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Greek olives


Olives are the fruit of the olive tree and are used to produce a very high quality olive oil, as well as being eaten on their own and used in various dishes. The excellent properties of olives and olive oil were used by the ancient Greeks and Greek olives are rightly considered to be among the best quality. Green and dark olives are the best known - they are the same species, only green olives are the unripe form of dark olives.

According to scientists, olives have a very positive effect on the human body. Thanks to their detoxifying effects, they play a major role in the fight against ageing, civilisation and heart disease, and olive oil can help in the treatment of many skin diseases. They improve digestion and appetite. Olives contain vitamins K, A, E and D, which promote the patency of blood vessels. They contain large amounts of antioxidants that prevent the activity of unhealthy free radicals in your body. Although olives are very fatty, they still support the weight loss process - both black and green olives are very low in calories. At the same time, they provide the body with the necessary energy and fill you up quickly.

Olives are usually harvested in autumn (green) and December (dark). The olives are harvested both by hand, by dropping them from the trees (less damaged, the olives are more likely to be eaten) and by mechanical harvesting (exclusively for olive oil production). However, the fruit must be prepared before consumption, as it is bitter and astringent when raw. They are either pickled in a salt solution or salted and marinated in olive oil. Another option is to press the highly sought-after olive oil - the pitted olives are crushed into a pulp from which the juice is extracted by pressing. This is then separated in a centrifuge into water with other substances and oil.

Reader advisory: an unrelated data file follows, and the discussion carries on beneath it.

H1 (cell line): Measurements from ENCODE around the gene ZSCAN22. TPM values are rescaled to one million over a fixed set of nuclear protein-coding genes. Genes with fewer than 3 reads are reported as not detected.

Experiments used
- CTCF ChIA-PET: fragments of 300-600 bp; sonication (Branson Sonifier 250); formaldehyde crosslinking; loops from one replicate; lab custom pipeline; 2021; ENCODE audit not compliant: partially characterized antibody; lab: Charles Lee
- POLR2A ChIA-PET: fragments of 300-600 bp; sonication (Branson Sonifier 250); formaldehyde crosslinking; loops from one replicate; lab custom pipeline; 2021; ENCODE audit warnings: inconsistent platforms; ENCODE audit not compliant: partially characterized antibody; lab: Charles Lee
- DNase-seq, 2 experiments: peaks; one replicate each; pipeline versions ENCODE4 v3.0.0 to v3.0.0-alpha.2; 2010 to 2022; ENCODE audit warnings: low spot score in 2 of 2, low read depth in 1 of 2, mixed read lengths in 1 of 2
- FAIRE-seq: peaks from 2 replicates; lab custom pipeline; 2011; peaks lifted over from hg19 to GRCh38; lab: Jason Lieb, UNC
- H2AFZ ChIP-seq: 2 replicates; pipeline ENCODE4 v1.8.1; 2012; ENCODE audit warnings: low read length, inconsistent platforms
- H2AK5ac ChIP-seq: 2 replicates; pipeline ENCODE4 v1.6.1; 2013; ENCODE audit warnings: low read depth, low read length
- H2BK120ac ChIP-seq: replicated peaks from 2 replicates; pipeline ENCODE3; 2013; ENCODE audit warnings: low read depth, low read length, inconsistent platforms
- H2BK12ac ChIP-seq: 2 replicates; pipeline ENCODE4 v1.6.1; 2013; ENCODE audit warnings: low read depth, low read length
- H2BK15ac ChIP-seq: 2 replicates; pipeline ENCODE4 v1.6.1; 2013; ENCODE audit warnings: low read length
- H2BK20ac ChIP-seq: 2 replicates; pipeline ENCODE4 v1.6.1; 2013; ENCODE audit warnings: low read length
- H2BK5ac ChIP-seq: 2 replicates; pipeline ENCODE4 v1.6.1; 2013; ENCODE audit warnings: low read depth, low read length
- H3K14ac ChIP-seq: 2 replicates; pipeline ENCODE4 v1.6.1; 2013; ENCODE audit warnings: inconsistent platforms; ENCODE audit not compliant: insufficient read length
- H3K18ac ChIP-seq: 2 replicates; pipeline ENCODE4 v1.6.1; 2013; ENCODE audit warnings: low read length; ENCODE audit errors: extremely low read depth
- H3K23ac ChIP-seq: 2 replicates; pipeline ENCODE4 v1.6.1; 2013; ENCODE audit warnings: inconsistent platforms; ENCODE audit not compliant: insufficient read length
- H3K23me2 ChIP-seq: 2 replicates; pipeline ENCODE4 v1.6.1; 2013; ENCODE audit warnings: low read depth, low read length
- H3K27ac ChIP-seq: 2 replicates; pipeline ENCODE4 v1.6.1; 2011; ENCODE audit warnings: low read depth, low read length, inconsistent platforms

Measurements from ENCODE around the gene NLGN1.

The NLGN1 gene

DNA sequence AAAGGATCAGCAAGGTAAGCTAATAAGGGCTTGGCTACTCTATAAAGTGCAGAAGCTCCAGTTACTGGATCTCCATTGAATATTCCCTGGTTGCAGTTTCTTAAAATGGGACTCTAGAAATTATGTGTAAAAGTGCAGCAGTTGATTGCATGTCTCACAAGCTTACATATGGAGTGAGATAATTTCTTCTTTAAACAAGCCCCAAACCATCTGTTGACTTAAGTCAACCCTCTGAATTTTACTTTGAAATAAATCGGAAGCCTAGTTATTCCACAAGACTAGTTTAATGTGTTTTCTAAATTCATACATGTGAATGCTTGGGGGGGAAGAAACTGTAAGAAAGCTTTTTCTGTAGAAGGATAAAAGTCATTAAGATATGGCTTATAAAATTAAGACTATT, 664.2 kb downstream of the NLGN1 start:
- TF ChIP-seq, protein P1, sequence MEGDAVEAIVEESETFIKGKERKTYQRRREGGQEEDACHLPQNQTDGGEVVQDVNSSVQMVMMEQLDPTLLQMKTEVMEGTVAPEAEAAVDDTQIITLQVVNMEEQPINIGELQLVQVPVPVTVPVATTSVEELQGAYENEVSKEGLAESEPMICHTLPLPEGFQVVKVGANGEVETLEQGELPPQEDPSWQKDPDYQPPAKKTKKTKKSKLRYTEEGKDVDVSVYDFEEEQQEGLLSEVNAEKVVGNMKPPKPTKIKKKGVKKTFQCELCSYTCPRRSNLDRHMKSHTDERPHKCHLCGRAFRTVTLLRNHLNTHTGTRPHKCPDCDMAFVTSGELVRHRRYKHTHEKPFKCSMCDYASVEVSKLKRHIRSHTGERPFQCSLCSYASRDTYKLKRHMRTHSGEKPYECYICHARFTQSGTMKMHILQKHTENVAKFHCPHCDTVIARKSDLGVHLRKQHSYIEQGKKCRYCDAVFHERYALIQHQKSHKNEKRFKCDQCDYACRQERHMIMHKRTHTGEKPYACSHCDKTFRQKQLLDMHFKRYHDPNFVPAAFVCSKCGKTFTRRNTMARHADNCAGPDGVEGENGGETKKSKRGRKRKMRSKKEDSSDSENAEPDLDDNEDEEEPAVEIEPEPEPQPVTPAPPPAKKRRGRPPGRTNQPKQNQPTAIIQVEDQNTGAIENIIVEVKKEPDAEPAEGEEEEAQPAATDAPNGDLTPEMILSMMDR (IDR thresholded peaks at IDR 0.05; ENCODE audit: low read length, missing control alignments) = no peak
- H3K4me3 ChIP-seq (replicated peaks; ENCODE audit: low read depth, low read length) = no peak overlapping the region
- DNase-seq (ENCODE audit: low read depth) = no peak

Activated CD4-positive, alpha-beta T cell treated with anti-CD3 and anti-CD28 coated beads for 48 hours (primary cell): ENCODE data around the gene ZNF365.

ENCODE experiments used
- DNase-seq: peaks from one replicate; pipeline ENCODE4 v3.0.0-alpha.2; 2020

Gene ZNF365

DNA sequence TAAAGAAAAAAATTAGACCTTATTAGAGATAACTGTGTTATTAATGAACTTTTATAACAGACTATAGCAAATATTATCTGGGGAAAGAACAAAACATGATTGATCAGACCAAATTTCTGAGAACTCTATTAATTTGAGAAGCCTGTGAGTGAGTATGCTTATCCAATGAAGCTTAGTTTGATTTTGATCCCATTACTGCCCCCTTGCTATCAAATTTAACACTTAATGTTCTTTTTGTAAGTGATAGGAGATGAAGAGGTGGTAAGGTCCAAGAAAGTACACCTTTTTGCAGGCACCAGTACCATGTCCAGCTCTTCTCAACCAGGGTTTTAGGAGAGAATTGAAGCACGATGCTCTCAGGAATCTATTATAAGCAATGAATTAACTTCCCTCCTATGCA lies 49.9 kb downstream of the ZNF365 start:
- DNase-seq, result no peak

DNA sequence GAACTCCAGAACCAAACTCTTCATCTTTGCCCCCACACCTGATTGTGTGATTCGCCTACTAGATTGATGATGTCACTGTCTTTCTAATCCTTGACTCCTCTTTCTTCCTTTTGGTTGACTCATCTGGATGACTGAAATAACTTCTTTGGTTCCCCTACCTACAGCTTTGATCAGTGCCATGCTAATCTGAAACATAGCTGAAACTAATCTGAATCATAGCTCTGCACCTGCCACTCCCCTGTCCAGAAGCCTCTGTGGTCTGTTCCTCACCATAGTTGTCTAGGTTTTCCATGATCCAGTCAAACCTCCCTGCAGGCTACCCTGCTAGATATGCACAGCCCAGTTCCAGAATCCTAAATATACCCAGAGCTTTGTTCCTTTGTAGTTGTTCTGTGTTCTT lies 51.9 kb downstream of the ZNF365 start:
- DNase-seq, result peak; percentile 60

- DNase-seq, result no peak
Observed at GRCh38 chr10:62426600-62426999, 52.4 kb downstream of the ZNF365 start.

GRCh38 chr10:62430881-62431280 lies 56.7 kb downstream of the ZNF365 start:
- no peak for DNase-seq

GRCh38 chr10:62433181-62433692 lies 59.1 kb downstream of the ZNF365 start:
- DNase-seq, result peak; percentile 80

The olives are sold in a bag, glass or tin. In general, olives in a bag are of the lowest quality. The bag cannot protect the olives from mechanical damage. As a result, it is common for the olives to be deformed when we buy them. Their brine tends to be saltier than in other packages. The jars come second. The olives should not be deformed and the brine should be less aggressive. The disadvantage, however, may be that the olives are exposed to light, which does not have a favourable effect on them. The olives stored in cans should be of the highest quality. They are sterilised, do not deteriorate mechanically and are not exposed to light.

Interesting facts about olives and olive oil:

  • The most famous and popular Greek olives are from the Kalamata region.
  • The Greek saying 'I ate bread and olives with him' is a sign of friendship.
  • Newlyweds in Greece are wished "May your home never lack bread, wine and olives".
  • Olives are the fruit of the Mediterranean evergreen tree (Olea europaea), which ripens after the white fragrant flowers have bloomed.
  • Olives contain more than 50 % oil and almost 40 % water.
  • Greek virgin (cold-pressed) oil is considered the best in the world.
  • Greece is the third largest producer of olive oil in the world.
  • In Greece, olive oil in glass bottles is exclusively for tourists; Greeks buy it only in tin containers.

Fake black olives

Most of the black olives on the shelves have not acquired their colour by true ripening in the sun. In fact, they are fruits harvested at an early stage of ripeness, which have leached in the presence of air and oxidation has caused their colour to darken. The black colour is then intensified and stabilised by adding gluconate or ferric lactate to the brine. You can therefore tell if the olives are not true black olives by the presence of the preservative E579 or E585 on the packaging.